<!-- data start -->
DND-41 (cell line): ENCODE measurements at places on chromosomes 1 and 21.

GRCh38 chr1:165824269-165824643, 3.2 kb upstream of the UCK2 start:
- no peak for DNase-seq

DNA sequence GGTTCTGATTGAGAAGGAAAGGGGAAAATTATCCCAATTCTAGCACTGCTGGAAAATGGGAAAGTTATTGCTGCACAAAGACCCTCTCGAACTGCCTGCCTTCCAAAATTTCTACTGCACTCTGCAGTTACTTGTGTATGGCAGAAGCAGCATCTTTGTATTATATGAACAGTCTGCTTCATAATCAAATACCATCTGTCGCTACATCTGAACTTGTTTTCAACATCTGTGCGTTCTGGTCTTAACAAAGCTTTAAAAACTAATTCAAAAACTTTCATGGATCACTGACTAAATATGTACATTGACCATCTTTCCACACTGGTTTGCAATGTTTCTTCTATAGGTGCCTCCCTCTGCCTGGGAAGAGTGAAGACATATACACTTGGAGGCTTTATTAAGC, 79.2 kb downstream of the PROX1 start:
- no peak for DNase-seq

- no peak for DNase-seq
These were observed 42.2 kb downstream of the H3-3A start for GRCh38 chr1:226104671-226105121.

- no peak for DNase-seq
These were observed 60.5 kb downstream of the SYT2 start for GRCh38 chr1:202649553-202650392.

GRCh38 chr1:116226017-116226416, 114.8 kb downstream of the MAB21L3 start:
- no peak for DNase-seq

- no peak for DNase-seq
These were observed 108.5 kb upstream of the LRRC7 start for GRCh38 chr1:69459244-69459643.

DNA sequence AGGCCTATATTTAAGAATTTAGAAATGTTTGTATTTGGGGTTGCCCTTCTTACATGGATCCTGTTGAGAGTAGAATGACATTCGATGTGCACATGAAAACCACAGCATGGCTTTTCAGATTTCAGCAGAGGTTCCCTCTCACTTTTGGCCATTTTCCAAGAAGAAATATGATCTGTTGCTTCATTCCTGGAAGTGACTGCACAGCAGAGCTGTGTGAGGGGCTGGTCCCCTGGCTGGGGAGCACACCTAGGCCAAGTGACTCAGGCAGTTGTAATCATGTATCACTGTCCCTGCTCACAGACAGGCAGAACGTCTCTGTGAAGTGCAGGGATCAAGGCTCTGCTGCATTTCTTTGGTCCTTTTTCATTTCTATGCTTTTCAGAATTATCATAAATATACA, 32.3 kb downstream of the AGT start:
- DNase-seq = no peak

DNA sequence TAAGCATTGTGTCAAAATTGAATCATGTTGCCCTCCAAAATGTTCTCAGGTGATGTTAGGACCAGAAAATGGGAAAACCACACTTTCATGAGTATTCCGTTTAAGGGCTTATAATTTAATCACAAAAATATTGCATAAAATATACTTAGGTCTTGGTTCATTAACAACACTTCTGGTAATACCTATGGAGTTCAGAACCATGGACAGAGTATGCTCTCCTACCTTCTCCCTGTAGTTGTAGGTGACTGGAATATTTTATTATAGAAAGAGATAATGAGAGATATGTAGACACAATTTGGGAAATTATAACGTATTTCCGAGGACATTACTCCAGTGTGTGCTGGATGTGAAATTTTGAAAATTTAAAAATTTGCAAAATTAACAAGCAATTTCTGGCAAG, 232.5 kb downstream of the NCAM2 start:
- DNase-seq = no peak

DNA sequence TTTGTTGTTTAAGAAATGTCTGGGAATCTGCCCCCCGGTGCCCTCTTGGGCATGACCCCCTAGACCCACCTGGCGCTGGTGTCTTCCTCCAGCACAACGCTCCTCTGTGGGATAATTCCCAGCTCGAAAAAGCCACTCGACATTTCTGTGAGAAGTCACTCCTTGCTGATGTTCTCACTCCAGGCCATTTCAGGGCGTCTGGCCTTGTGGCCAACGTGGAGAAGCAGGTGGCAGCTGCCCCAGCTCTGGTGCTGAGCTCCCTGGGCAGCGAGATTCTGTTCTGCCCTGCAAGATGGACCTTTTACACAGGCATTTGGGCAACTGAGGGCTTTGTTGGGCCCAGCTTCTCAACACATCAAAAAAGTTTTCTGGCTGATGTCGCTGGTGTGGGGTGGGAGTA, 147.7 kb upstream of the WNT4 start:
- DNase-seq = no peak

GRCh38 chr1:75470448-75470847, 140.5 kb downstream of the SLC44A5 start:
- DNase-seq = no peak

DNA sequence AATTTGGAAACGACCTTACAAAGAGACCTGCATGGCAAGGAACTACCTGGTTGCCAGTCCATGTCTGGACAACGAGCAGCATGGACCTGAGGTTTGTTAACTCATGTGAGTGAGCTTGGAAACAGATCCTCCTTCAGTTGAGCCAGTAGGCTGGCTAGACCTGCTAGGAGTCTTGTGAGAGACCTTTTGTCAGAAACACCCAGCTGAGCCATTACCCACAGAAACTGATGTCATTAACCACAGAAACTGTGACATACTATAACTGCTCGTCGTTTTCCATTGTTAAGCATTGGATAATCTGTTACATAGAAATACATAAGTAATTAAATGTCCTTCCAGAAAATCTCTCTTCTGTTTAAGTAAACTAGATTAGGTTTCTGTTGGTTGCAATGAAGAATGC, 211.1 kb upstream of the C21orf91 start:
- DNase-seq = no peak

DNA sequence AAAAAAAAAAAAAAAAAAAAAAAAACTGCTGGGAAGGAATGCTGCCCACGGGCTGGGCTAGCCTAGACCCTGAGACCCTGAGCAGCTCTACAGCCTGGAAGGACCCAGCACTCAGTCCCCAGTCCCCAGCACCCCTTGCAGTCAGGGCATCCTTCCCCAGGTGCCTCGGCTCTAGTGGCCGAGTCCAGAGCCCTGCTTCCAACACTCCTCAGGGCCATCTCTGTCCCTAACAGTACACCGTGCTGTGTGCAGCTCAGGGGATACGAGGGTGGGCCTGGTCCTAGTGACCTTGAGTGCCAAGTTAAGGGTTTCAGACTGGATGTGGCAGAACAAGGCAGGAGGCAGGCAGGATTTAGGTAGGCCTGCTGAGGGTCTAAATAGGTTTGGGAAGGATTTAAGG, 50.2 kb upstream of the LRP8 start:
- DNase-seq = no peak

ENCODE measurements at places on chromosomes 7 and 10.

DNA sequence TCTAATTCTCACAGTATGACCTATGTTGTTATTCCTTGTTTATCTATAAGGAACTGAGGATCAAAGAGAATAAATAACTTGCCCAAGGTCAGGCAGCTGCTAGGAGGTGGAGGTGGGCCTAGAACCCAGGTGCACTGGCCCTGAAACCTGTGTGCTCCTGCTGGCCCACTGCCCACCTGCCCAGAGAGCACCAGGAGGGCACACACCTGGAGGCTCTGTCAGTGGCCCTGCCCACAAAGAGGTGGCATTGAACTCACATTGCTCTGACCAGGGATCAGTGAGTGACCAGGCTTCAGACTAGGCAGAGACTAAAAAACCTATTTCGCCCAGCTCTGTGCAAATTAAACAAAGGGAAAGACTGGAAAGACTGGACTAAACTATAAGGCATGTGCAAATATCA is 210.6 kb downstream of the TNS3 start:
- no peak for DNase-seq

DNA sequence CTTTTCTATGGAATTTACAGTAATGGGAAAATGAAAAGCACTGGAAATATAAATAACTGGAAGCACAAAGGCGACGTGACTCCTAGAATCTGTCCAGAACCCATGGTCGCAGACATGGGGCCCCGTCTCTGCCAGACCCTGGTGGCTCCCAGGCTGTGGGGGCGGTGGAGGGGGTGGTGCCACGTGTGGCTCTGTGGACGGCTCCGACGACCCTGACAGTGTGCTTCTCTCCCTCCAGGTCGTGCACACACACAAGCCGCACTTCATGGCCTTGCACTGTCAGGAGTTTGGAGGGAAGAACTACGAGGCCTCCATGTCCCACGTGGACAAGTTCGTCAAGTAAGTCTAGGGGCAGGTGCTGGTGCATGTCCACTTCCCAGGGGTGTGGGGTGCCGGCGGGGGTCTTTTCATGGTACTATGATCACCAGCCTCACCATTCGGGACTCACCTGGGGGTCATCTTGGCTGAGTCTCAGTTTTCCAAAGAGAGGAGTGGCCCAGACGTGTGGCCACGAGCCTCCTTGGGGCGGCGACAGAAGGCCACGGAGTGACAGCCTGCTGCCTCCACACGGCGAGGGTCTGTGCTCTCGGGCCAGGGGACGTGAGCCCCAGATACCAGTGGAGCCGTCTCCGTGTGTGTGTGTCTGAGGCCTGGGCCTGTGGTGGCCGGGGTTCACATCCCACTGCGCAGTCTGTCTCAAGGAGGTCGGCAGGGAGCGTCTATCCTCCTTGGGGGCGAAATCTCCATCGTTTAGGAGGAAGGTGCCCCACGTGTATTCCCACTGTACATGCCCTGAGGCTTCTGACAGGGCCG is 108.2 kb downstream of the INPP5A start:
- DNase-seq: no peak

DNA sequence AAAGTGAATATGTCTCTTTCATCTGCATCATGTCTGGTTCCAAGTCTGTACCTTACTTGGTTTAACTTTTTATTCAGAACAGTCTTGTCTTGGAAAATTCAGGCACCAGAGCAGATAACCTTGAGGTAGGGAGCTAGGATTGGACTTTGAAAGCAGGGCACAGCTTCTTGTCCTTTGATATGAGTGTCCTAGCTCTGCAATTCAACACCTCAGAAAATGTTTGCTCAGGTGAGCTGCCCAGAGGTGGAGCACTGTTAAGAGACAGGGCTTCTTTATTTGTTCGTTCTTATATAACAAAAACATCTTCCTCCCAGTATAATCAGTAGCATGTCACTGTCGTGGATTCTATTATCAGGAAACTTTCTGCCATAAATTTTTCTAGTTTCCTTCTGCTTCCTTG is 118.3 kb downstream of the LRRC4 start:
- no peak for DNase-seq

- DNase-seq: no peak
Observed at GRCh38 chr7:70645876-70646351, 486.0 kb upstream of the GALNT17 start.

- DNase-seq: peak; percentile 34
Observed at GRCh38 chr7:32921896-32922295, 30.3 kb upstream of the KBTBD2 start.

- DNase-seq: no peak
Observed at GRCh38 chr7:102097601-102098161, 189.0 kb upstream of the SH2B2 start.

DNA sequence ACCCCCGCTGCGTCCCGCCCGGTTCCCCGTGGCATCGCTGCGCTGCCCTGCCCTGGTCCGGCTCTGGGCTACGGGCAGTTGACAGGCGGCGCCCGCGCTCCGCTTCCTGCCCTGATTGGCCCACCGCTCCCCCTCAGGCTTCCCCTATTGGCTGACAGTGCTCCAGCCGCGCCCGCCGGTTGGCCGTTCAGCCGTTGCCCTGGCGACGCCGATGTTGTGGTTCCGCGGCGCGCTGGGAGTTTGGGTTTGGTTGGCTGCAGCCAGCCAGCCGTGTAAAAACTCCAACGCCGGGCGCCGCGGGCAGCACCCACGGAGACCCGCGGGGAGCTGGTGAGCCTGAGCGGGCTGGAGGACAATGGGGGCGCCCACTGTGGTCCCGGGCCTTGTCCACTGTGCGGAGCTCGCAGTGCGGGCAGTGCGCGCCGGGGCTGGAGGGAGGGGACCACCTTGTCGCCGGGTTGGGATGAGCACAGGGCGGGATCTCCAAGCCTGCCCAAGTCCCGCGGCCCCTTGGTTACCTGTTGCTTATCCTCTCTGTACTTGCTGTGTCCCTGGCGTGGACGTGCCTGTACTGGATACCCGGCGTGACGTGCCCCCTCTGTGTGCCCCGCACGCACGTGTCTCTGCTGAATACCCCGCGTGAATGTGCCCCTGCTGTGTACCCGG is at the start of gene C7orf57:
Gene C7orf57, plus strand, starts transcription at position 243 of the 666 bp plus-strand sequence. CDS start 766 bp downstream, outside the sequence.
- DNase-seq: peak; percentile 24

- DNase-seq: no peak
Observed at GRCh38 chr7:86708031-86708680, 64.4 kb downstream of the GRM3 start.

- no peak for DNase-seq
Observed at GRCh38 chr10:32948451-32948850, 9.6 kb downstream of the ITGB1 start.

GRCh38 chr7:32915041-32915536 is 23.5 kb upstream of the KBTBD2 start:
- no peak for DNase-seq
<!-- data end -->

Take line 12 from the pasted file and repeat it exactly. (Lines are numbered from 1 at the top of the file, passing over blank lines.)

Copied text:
- no peak for DNase-seq